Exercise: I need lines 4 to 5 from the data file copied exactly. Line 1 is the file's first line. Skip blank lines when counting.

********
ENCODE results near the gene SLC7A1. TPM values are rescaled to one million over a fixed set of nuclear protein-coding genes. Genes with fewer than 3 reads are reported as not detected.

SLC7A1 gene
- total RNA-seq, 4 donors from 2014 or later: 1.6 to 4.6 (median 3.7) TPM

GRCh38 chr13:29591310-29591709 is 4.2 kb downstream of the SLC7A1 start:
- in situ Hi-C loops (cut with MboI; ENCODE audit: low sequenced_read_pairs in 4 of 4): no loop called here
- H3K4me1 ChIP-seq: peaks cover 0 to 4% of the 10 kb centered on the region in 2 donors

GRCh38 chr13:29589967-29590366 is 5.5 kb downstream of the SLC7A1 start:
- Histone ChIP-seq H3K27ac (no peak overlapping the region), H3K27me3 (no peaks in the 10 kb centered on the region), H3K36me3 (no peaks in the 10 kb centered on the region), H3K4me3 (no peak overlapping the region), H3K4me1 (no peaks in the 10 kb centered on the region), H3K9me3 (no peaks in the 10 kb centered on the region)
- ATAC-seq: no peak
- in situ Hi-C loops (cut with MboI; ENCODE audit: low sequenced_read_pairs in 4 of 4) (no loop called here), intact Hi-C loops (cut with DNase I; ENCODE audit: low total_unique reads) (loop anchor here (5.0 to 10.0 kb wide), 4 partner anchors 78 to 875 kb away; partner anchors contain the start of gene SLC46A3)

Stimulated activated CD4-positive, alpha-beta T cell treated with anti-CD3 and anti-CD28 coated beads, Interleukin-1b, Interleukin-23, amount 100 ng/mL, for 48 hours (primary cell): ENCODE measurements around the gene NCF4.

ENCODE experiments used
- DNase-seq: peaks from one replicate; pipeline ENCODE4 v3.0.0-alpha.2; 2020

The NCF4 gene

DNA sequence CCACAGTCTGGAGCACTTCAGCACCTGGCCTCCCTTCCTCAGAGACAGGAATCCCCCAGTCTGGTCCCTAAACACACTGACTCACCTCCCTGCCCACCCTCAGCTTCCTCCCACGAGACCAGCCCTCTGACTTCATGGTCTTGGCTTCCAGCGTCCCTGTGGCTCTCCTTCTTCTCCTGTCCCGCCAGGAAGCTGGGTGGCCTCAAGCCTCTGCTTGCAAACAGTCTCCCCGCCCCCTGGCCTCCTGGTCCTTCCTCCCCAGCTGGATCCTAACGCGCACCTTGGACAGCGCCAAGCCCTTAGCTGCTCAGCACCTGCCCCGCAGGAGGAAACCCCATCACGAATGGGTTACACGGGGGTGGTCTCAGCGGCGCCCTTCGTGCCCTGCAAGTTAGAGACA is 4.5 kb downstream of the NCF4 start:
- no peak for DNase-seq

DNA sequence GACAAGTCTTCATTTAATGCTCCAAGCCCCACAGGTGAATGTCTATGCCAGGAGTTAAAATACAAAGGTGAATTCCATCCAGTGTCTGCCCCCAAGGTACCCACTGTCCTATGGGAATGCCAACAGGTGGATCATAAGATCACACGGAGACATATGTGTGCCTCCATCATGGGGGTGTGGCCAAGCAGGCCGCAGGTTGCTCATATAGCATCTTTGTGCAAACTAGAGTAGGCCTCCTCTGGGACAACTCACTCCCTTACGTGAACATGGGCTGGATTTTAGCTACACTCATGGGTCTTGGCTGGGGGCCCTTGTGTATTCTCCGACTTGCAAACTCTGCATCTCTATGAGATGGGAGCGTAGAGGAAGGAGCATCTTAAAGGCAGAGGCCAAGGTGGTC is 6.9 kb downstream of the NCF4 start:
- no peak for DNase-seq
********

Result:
GRCh38 chr13:29591310-29591709 is 4.2 kb downstream of the SLC7A1 start:
- in situ Hi-C loops (cut with MboI; ENCODE audit: low sequenced_read_pairs in 4 of 4): no loop called here